Stacey Chatman also came to Spokane via the Air Force. She had grown up in a Black Catholic parish in New Orleans, and the transition has been more difficult for her.

    “If you’ve been raised in an environment, that’s what feeds you,” says Chatman. “The Mass is so different where I’m from. The music gets to your soul. You are clapping. You are swaying. The spirit is moving you. I mean I have seen the spirit moving the stiffest person, my brother, who is a tin soldier, and his hips were swaying.

    “But I have gone into churches here in Spokane where people don’t want to touch,ö she said. ôYou see people clutch their hands in front of them, or they extend their hand, but don’t really give you a firm handshake, they barely touch you.”

    Chatman says even though her children were not been raised in an African American congregation, they had experienced a lot of diversity through military life. Attending church in Spokane, they noticed a difference, a coldness.

    “Little as she was, my daughter said, ‘Mom, don’t bring me back there,’ says Chatman about one church. “That’s sad for a child to pick that up.”

    Despite the difficulty, the Chatman family has found a parish where they feel comfortable. “I choose to live in this town. Spokane is my home,” says Chatman.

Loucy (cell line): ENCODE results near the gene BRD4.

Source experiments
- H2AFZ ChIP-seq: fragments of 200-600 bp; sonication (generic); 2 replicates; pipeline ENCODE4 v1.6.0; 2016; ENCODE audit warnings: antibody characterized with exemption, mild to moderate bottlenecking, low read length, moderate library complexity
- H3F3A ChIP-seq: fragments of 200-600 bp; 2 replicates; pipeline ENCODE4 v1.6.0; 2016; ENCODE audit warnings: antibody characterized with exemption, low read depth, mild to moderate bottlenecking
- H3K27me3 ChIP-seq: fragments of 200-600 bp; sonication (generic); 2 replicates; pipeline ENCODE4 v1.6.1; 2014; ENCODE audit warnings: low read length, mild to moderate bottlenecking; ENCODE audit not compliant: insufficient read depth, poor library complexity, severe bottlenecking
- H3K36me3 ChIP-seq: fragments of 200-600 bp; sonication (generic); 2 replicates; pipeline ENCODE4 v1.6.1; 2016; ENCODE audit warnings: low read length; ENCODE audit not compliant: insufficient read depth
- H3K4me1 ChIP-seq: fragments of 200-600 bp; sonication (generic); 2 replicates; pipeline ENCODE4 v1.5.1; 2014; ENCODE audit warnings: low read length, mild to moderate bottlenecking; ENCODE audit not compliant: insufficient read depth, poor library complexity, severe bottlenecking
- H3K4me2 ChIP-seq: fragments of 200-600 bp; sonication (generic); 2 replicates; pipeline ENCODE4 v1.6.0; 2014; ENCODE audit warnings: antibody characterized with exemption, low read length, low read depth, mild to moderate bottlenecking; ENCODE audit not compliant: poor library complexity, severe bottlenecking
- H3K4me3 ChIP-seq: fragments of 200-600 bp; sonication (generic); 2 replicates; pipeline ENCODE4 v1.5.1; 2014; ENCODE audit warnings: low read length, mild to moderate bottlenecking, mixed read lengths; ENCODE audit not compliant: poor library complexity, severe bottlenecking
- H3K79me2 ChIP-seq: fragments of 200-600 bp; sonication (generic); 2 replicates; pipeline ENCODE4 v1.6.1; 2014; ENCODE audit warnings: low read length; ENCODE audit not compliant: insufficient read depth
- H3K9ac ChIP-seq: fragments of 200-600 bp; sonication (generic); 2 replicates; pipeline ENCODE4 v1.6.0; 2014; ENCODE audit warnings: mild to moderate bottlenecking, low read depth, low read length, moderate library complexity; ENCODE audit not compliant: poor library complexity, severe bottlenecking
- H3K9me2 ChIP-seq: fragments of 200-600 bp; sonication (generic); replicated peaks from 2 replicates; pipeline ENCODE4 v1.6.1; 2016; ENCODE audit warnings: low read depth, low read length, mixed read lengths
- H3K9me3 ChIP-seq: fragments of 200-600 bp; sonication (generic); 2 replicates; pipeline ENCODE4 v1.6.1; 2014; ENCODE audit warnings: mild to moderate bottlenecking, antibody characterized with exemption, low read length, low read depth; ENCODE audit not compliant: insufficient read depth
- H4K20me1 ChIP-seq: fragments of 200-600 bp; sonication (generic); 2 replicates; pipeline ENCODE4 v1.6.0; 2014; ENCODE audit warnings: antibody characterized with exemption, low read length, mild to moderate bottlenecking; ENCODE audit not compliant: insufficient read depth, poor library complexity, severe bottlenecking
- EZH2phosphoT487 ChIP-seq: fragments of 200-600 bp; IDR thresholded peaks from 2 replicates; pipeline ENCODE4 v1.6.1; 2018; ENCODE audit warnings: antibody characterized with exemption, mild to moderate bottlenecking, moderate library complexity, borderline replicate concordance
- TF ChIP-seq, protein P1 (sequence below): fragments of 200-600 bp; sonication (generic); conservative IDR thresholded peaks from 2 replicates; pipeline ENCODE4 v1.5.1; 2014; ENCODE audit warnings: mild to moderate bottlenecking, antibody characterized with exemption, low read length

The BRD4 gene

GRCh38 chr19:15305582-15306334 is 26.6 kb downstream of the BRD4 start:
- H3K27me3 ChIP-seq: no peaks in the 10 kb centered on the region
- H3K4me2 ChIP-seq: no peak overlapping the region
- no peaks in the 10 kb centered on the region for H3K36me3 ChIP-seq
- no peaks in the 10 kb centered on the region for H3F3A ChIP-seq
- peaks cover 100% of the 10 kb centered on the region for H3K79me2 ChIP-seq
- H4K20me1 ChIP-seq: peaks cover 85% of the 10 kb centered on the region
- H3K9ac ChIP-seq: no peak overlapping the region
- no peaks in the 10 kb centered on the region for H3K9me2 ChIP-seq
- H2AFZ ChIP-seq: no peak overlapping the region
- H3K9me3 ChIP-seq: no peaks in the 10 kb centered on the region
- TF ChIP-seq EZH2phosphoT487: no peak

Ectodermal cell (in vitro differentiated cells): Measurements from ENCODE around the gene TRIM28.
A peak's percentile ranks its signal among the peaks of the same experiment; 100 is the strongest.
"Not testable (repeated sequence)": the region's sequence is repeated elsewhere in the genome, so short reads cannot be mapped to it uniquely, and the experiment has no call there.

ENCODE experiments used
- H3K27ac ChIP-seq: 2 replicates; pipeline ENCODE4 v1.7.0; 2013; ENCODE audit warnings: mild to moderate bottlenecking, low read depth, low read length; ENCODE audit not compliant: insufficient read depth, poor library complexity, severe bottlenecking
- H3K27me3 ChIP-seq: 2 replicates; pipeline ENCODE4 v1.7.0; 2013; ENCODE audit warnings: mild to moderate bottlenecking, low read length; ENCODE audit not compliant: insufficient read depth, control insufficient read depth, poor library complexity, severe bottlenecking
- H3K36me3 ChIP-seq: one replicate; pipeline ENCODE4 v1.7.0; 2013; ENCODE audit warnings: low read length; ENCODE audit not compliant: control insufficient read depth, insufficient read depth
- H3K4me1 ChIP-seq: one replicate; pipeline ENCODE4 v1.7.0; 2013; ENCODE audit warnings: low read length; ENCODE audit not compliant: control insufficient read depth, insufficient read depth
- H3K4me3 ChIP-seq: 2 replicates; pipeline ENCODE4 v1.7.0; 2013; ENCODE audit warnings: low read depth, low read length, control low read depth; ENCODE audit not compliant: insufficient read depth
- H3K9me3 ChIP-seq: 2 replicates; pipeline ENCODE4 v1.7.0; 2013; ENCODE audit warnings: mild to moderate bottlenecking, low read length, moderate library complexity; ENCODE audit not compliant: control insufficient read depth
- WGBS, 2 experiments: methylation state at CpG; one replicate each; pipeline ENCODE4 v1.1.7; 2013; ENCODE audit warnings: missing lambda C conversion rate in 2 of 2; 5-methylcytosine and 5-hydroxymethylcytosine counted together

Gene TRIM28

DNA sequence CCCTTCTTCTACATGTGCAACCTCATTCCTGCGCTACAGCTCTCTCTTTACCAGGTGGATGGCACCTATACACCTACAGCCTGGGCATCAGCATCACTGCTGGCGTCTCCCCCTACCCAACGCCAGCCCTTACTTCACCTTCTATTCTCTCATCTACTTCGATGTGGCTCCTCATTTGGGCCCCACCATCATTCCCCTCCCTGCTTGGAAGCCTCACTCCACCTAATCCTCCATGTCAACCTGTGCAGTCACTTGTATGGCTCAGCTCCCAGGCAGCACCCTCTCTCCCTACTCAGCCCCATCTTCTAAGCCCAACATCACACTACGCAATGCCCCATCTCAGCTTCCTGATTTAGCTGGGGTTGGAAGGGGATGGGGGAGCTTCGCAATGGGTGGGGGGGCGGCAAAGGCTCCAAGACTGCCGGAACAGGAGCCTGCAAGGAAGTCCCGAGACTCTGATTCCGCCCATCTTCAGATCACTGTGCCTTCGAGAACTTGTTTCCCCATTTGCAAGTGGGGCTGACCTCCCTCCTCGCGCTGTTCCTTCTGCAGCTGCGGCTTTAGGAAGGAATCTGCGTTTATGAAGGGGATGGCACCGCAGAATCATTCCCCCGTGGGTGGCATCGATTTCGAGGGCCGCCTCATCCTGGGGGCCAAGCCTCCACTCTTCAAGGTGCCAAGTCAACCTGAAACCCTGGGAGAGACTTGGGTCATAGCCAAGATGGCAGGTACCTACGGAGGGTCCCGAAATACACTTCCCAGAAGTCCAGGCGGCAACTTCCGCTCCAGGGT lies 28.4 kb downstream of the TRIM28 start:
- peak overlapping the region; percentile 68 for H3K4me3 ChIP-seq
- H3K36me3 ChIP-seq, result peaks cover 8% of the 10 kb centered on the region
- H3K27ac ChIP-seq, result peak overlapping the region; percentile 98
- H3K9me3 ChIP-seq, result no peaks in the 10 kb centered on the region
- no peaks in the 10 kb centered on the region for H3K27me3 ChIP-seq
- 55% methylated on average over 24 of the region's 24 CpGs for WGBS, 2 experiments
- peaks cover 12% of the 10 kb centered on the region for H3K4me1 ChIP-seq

One part of the BCTS annual meeting is a listening session, when the scholars invite local Blacks to join them. It’s a chance for Black Catholics to talk about their unique experience in the church, and to be heard by others making a career of trying to understand, record and celebrate that experience.

    Bartlett is hoping for a full house at St. Ann Church in Spokane for the event Saturday evening, October 12 at 7 p.m. It’s open to any Black Catholics in the region, and some may even be traveling from Western Washington for the event. For more information call Unity House at Gonzaga University at 323-4108.

    It was at just such a BCTS listening session that Bartlett had his most profound moment as a Black Catholic. It happened at a predominately Black parish in Milwaukee, St. Martin de Porres.

    “I was not expecting it,” says Bartlett. “I walked into the church, and saw on the wall behind the altar this huge, eight-foot, maybe taller, cut-out of a Black Jesus, his arms out, his palms forward.

    “I am face to face with a Black Jesus. I scanned the church, they had the Stations of the Cross in hammered bronze and all the people were Black. Every image in the church was black.

    “I thought, I have died and gone to heaven,” says Bartlett. “That was sacred ground.”